Archive for September 19th, 2012

Copyright © 2012 by James Clark

Whereas Bresson’s fourteen-year-old Mouchette lurches through well-meaning indiscretions virtually unnoticed and dies much as a sparrow would, the same artist’s nineteen-year-old Joan (the Joan) lurches through well-meaning indiscretions noticed by throngs and dies one of the most celebrated deaths ever recorded. Well aware of the anonymity directly devouring nearly everyone, in The Trial of Joan of Arc (1962) he takes advantage of the presence of the same kind of conflict (apropos of mysterious scintillation) befalling so many of his other protagonists—only now uniquely drawing attention to its monumental (cosmic), world-historical consequentiality. This is a Joan pointedly indifferent toward panoramic spectacle and personal glamor. It is a film about an incendiary affair of the heart entangling each and every one of us, and as such it couldn’t be farther from an antiquated “historical drama.” (There is, therefore, an arresting affinity to this work in Arthur Miller’s stage play, The Crucible, concerning a protagonist (headed, as it happens, to being forgotten) chewed up by the Salem Witch Trials.) (more…)

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celine 1

by Allan Fish

(France 1974 192m) DVD2

Aka. Céline and Julie go Boating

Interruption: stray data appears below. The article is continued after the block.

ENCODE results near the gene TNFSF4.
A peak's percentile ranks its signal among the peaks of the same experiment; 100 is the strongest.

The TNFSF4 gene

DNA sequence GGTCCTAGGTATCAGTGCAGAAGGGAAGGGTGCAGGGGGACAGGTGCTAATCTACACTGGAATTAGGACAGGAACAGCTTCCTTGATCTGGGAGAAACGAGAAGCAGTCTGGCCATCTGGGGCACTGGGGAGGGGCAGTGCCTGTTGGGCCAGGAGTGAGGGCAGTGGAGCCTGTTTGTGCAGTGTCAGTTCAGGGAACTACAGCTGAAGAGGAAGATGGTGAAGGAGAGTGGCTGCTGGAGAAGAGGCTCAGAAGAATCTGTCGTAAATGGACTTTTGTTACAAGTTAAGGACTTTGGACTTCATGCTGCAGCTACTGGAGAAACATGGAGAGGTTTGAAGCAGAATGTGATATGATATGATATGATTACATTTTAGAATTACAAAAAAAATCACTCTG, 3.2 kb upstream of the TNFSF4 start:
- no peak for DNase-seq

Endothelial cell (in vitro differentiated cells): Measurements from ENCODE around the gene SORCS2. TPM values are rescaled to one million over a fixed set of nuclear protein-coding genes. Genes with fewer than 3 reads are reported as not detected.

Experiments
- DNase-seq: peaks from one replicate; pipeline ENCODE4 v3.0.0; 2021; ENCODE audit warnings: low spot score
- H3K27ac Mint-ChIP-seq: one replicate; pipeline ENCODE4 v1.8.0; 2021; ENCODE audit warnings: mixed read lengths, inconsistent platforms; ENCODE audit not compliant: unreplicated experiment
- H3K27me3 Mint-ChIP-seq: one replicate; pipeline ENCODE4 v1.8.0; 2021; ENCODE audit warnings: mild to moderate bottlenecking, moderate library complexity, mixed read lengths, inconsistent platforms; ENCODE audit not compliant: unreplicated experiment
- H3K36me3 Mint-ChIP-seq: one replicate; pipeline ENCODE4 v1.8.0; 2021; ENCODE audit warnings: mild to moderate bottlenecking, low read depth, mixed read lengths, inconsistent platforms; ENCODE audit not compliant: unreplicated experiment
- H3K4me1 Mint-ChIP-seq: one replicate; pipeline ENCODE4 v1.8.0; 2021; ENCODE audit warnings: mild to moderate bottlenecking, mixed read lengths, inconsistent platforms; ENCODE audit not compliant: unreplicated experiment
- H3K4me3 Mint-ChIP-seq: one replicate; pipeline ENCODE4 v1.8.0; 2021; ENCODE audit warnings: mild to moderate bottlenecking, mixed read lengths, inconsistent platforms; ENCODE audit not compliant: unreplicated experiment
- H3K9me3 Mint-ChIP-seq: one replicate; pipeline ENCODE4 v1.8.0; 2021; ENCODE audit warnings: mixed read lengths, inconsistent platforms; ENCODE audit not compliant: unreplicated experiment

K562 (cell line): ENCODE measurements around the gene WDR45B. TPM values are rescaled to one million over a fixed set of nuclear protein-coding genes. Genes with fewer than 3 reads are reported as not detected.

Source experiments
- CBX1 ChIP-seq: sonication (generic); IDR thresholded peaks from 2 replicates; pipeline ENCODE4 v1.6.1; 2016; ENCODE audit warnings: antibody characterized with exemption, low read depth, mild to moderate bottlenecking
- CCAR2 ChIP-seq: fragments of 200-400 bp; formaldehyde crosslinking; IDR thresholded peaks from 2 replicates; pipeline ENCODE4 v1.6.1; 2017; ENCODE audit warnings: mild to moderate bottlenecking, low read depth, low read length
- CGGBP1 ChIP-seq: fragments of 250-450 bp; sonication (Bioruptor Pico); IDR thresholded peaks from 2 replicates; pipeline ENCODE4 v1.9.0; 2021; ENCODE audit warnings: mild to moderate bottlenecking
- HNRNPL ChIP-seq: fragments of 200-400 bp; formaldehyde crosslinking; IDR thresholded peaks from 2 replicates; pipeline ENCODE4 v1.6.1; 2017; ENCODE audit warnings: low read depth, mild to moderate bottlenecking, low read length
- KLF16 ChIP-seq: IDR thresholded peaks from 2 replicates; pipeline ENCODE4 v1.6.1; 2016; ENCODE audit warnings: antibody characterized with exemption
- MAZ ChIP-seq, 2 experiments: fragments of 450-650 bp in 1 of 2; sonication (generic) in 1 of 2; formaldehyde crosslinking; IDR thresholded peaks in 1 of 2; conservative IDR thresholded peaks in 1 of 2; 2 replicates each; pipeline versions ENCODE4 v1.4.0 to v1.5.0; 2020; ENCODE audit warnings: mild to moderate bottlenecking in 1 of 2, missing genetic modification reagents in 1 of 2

One, two, three, eagle-eye and blockhead

p Barbet Schroeder d Jacques Rivette w Eduardo de Gregorio, Jacques Rivette, Juliet Berto, Dominique Labourier, Bulle Ogier, Marie-France Pisier stories Henry James ph Jacques Renard, Michel Senet ed Nicole Lubtchanksy, Chris Tulio-Altan m Jean-Marie Senia art/cos none

Juliet Berto (Céline), Dominique Labourier (Julie), Bulle Ogier (Camille), Marie-France Pisier (Sophie), Barbet Schroeder (Olivier), Philippe Clevenot (Guliou), Nathalie Asnar (Madlyn), Marie-Thérése Saussure (Poupie), Anne Zamire,

If there is one director of the nouvelle vague who has drawn as much exasperation as admiration, it has to be Jacques Rivette. Many of his films stretch beyond the absolute limit of human endurance. Not just in their length, but in the way he tries to justify that length by the movie itself; even his greatest film La Belle Noiseuse, clocks in at four hours and this – his most famous – at over three. Yet Céline is referred to by many as one of the masterpieces of the cinema, with David Thomson exclaiming it as simply “the most innovative film since Citizen Kane.” So what is it that makes Céline so magical to so many? (more…)

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